A recent trip to New England paid huge dividends. I returned with a veritable cornucopia of photographs – 225 images on my memory card — taken over the course of a week (end of May/early June). All of them are now edited and posted to one or another of my galleries. Here is one of the barns in Massachusetts I shot.

rustic old barn New England expedition yields bountiful harvest

My wife Pat and I flew from San Francisco into Hartford, CT, where we rented a car and headed west, into New York State and up the Hudson River Valley.

Our first tourist stop was at FDR’s magnificent 900-acre estate in Hyde Park. A guide showed us about the grounds, and, on our own, we visited the museum, abundant in historical artifacts.

Regardless of one’s political persuasions, it should be a must-see for every American. As an auto buff, one of the attractions for me was FDR’s 1936 Ford Phaeton, customized upon delivery from the manufacturer by a mechanic at a local dealership. By dint of his handiwork, FDR — paralyzed from the waist down by polio, contracted at the age of 39 — was able to operate the vehicle solo, using hand controls substituting for conventional brake and clutch. It even had a steering-column-mounted gizmo that, at the touch of a switch, delivered a lit cigarette. FDR loved to smoke, as did Winston Churchill, co-architect of Allied activities in WWII.

We overnighted in Glens Falls, a charming town (birthplace of celebrity chef Rachael Ray) that, sadly, has visibly fallen on hard times economically.

Before crossing into Vermont south of Burlington, I had several choice photo ops – mostly of old barns, including one on a working merino sheep farm – shown here – that has been declared a national landmark. I’d have taken (even) more photographs that day had a thunderstorm not intervened, denying me shots of several choice barns. As much as I was tempted, it’s not worth risking one’s expensive, non-waterproof camera to the elements.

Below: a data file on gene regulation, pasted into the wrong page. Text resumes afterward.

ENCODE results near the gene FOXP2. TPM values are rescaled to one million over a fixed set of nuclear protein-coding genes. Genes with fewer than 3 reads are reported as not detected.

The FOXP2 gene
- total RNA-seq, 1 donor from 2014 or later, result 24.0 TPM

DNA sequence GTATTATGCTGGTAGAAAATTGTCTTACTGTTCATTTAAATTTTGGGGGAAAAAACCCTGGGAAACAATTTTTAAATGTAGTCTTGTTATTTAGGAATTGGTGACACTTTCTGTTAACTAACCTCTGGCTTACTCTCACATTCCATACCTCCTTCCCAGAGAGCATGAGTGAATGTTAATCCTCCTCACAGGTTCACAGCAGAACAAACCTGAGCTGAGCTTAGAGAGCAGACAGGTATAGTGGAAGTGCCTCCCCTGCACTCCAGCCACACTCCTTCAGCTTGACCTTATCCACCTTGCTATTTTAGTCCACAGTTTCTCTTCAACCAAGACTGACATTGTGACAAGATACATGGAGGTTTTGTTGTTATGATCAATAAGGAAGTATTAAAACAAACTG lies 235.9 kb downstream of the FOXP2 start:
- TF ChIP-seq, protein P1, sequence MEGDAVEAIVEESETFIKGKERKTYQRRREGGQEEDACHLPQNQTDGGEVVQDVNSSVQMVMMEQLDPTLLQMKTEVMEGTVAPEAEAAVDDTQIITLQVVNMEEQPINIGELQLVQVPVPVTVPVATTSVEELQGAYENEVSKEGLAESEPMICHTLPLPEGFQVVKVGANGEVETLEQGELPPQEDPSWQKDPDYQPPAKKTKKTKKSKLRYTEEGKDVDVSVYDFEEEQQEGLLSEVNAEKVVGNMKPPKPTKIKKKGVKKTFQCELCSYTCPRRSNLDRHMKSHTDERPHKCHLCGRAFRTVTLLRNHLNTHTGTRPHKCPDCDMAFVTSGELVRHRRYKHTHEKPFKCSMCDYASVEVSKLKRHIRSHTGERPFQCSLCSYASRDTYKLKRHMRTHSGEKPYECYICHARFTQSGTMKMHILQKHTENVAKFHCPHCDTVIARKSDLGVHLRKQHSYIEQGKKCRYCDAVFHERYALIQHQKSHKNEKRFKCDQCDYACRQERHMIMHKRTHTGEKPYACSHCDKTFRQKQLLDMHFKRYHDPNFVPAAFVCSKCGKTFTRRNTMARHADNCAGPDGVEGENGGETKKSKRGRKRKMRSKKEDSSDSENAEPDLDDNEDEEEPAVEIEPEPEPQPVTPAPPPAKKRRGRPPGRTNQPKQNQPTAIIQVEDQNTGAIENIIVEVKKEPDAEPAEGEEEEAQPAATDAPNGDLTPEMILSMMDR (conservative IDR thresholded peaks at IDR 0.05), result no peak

red old barn photo New England expedition yields bountiful harvestWe had expected to stay in Burlington that night, but learned, to our surprise and chagrin, that nary a room was to be found. A big marathon run was to be held the day following, and we had no choice but to head south in search of a place to hang our hats for the night (and do laundry).

We lodged instead in Montpelier, the state capital. Had a marvelous dinner at the Main Street Grill, operated and staffed by students and faculty at a local culinary arts school. Great food, great service. We lucked out.

The day following took us through Waterbury, where we stopped to indulge in some gourmet coffee served at a train station-turned-retail store run by Green Mountain Coffee Roaster, whose headquarters are across the street. Coffee addict that I am, I was hoping for a tour of the roasting plant, but, alas, no soap. Public tours not offered.

As we continued south, I took pictures of several comely old barns, including a round one (actually octagonal) tucked in hills above an enchanting hamlet named Waitsfield. But for a tip from a local, I never would have found it. Once a working farm, it’s now a luxury B&B. large circular barn picture1 New England expedition yields bountiful harvestHere’s the barn, shaded by several magnificent maple trees. Note the reflection in the pond. Being in the right place at the right time is a welcome bonus for any photographer!